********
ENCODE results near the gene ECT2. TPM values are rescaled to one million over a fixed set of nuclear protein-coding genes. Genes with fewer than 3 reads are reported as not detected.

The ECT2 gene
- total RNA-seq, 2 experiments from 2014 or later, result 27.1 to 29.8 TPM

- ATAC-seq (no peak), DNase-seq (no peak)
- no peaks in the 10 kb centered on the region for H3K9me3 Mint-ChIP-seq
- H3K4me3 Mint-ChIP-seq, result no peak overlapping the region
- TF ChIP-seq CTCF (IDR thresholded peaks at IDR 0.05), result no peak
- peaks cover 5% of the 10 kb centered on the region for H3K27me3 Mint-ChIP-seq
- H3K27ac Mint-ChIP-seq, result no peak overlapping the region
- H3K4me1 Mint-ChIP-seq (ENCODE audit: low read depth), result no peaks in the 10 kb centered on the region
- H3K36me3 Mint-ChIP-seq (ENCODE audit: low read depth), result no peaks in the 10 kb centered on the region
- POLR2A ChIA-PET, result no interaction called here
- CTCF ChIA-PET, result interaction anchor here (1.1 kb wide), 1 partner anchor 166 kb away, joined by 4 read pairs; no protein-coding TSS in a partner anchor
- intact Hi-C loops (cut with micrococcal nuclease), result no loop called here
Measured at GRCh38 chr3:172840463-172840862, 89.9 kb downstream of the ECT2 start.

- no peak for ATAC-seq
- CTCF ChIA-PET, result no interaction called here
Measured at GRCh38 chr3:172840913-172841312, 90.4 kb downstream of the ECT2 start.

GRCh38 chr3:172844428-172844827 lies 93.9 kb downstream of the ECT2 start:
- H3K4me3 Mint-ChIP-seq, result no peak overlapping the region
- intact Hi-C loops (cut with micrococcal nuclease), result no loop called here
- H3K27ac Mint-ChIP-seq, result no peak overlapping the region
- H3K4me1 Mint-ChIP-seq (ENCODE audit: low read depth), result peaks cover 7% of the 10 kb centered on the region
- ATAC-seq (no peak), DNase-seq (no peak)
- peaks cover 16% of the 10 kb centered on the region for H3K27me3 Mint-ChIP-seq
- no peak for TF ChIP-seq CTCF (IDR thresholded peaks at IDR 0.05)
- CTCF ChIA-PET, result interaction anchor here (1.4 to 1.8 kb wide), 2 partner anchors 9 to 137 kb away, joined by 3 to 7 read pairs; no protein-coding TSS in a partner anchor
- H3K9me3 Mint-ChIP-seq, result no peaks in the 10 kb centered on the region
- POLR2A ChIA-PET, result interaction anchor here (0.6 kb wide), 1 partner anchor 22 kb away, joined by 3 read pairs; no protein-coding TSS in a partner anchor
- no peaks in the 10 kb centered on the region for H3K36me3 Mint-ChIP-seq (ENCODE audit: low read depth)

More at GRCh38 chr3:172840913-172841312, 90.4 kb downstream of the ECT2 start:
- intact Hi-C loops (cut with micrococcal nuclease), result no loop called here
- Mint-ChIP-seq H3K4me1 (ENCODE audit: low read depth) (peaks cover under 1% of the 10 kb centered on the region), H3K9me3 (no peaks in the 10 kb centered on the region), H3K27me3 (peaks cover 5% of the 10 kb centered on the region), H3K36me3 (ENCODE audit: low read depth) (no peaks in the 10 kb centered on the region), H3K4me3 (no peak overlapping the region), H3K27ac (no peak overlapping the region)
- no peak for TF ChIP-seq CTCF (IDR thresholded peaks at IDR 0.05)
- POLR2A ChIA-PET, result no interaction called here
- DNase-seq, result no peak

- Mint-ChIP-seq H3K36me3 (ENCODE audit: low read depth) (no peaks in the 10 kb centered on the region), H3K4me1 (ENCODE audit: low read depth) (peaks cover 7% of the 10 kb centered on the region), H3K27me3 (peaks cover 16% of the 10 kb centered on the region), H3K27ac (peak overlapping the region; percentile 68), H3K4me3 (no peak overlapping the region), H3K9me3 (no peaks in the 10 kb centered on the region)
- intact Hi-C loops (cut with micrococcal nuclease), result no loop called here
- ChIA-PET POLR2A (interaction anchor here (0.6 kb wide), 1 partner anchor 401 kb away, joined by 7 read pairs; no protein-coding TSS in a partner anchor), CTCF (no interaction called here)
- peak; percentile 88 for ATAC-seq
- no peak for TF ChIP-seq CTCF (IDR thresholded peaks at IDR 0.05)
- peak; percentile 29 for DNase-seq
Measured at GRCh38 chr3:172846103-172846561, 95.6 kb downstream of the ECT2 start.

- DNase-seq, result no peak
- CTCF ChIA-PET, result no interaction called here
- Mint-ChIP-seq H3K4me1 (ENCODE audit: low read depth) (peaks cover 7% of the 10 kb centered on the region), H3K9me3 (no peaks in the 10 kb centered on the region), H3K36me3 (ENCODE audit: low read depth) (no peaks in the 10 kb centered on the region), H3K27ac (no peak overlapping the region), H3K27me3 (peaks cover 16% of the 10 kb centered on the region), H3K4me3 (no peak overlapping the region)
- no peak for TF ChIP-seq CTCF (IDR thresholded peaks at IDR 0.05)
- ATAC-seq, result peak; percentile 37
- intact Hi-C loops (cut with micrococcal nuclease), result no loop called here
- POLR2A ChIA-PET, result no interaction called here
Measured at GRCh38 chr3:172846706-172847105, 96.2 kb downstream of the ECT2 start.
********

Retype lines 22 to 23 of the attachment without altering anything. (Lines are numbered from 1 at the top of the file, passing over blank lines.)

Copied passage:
- H3K27ac Mint-ChIP-seq, result no peak overlapping the region
- H3K4me1 Mint-ChIP-seq (ENCODE audit: low read depth), result peaks cover 7% of the 10 kb centered on the region